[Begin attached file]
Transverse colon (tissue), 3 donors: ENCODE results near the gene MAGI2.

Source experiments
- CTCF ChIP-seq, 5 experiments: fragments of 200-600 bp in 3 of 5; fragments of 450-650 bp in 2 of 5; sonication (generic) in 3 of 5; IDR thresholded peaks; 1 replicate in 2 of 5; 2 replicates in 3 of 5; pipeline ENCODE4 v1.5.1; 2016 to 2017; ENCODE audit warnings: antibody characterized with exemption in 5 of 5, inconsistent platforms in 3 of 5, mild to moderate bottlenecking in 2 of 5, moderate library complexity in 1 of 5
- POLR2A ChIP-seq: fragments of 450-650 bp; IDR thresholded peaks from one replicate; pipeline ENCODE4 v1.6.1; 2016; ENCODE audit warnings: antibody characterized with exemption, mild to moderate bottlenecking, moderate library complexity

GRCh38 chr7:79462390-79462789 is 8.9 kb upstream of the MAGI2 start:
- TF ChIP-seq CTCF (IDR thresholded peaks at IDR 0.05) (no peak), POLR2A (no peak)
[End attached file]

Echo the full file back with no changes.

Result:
Transverse colon (tissue), 3 donors: ENCODE results near the gene MAGI2.

Source experiments
- CTCF ChIP-seq, 5 experiments: fragments of 200-600 bp in 3 of 5; fragments of 450-650 bp in 2 of 5; sonication (generic) in 3 of 5; IDR thresholded peaks; 1 replicate in 2 of 5; 2 replicates in 3 of 5; pipeline ENCODE4 v1.5.1; 2016 to 2017; ENCODE audit warnings: antibody characterized with exemption in 5 of 5, inconsistent platforms in 3 of 5, mild to moderate bottlenecking in 2 of 5, moderate library complexity in 1 of 5
- POLR2A ChIP-seq: fragments of 450-650 bp; IDR thresholded peaks from one replicate; pipeline ENCODE4 v1.6.1; 2016; ENCODE audit warnings: antibody characterized with exemption, mild to moderate bottlenecking, moderate library complexity

GRCh38 chr7:79462390-79462789 is 8.9 kb upstream of the MAGI2 start:
- TF ChIP-seq CTCF (IDR thresholded peaks at IDR 0.05) (no peak), POLR2A (no peak)